The public cloud allows organisations to share data easily and efficiently
But welcoming this powerful technology into the enterprise isn’t as simple as it may sound: business leaders must feel they can confidently integrate its capabilities into their workplaces and workflows.
Contino recently conducted research into the state of the public cloud: how enterprises are using it, how it’s being deployed, and what the next steps are after adoption. Respondents ranged from engineers and managers to directors and C-level executives.
The results demonstrate how the public cloud is one of the greatest technologies of this generation. However, organisations need to focus once they’ve adopted cloud: a strategy is key. Read on to discover the key trends and challenges in the world of the public cloud.
Business leaders agree on the benefits of the public cloud
First and foremost, the technical and business benefits of the cloud are unequivocal.
Almost all business leaders agree that the public cloud provides better technical benefits than on-premises. Of these benefits, the top three most recognised by business leaders are greater efficiency, scalability and agility (the ability to quickly provision infrastructure).
The most-cited benefit is often making IT more responsive to the needs of the business – ensuring that the technology is able to work flexibly alongside teams to meet ever changing needs in the organisation.
This is testament to the power of the cloud and how it can be such a radical enabler of each specific business. Its technological maturity ensures that this tech prowess is not merely aesthetic but contributes directly to business goals.
Why aren’t organisations scaling the public cloud across the enterprise?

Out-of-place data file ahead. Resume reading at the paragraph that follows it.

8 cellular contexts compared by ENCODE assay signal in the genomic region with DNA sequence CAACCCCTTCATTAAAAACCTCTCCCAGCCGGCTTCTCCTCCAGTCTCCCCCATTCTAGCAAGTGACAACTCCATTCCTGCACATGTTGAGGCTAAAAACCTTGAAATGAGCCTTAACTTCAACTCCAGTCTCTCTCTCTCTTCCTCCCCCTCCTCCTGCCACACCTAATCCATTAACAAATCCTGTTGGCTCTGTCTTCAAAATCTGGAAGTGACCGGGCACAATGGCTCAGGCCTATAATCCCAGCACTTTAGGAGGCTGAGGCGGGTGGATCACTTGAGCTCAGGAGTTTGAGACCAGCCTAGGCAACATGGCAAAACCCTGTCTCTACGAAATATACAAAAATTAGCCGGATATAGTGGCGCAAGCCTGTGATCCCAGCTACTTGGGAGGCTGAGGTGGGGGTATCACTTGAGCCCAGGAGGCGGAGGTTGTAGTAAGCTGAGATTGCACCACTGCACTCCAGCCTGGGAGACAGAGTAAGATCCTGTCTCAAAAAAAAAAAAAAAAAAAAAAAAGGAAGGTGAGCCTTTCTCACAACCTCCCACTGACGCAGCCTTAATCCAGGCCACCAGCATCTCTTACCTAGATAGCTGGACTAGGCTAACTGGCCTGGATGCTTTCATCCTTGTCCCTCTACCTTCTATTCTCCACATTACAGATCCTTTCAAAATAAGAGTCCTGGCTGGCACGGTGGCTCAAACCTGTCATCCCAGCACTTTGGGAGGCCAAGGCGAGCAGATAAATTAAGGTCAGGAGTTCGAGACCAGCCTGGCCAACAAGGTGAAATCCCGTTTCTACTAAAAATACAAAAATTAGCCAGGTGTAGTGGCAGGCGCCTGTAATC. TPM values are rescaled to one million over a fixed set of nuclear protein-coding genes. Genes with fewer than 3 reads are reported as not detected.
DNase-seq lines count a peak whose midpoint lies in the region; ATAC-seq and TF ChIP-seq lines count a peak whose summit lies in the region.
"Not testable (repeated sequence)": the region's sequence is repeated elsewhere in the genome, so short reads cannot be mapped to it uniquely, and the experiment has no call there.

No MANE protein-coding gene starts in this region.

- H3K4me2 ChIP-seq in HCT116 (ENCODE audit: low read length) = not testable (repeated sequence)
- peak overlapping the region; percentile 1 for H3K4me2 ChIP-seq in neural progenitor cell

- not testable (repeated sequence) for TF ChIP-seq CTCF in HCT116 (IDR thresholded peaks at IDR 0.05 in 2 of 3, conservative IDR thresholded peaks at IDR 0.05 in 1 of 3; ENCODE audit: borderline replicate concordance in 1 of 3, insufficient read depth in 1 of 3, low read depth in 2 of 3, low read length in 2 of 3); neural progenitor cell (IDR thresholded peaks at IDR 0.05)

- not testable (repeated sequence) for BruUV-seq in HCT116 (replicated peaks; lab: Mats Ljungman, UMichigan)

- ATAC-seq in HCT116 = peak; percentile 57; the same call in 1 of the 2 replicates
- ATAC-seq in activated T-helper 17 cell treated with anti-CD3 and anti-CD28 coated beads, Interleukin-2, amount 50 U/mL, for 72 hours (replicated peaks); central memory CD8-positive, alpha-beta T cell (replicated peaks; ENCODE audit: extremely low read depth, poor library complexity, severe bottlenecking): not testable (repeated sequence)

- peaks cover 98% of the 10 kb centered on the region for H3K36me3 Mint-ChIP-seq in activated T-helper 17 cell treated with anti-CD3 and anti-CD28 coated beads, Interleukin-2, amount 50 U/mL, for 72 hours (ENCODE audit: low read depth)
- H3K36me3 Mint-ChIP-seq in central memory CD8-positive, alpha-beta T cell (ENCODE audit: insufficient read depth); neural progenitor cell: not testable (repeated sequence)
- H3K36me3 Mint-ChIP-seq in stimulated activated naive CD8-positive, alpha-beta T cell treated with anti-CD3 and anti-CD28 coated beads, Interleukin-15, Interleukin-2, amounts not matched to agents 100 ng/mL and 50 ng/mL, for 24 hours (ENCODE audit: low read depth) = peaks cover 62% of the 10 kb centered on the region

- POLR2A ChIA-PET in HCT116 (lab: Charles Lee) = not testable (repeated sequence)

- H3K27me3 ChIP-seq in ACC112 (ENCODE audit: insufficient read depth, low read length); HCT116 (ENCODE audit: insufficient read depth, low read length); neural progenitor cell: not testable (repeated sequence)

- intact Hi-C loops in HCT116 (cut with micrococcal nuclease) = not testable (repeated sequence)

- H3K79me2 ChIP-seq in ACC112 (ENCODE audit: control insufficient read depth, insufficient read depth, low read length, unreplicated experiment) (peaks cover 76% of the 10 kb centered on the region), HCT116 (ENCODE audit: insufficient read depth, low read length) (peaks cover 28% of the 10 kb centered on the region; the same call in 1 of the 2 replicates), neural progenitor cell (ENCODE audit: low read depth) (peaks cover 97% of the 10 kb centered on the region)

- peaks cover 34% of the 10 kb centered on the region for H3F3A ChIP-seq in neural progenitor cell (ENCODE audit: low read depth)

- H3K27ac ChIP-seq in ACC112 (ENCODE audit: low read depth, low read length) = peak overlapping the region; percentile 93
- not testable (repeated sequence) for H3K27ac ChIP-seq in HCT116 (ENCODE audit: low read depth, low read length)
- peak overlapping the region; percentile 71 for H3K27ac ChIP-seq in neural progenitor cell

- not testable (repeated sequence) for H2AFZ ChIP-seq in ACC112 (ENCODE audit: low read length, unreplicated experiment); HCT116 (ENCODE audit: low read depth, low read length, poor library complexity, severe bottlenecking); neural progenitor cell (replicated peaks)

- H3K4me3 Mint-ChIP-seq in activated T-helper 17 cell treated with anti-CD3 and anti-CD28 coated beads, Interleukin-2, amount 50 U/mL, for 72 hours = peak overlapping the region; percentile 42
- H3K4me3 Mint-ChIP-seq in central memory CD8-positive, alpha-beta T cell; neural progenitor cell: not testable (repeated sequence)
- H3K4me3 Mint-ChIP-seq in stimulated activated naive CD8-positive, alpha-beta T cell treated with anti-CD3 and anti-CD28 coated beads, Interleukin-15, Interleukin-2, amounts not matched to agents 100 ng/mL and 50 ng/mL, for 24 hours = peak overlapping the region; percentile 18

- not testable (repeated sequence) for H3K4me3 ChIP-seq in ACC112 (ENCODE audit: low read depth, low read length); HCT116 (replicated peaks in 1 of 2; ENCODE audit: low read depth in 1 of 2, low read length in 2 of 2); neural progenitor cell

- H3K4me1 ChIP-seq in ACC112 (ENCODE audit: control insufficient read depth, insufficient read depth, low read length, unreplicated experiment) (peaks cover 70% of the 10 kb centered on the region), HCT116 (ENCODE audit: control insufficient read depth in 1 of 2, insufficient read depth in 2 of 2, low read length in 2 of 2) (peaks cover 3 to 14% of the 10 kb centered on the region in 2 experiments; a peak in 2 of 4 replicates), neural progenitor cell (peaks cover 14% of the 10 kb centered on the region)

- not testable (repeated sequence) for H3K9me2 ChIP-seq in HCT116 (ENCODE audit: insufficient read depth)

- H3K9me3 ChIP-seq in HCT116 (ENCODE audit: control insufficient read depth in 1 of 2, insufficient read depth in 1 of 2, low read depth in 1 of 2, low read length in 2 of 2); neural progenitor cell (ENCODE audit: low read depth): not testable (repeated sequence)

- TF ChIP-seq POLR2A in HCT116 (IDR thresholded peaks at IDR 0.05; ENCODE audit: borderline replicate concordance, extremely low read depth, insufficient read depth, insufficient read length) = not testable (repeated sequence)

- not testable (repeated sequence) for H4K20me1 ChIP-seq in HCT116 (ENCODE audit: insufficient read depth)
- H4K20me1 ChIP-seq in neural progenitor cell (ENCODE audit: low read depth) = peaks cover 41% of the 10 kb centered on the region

It would be unfair to suggest that every enterprise should be using the public cloud optimally right now. This technology is relatively new – particularly to many organisations that have used heritage technologies for years. We are still in a period of transition and experimentation.
That being said, very few organisations have not yet dipped their toe into the cloud in some way. Of those who have, the vast majority are using the public cloud as part of their estate (as opposed to private).
The most popular approach is hybrid cloud, while only a small proportion of enterprises are making heavy use of the public cloud across their business, suggesting that the enterprise is still in a period of transition from the use of on-premises towards private and public clouds.
Advanced cloud services tell a similar story. Serverless and container technologies are being used by many organisations. Yet they are only used by a small proportion as a standard way of deploying systems. They are still being used experimentally!
The public cloud, then, is firmly entrenched in the enterprise IT landscape. But, clearly, the vast majority of cloud programs are not fully mature, have not yet been adopted by businesses as the central IT platforms for their whole business and are still rather experimental in nature.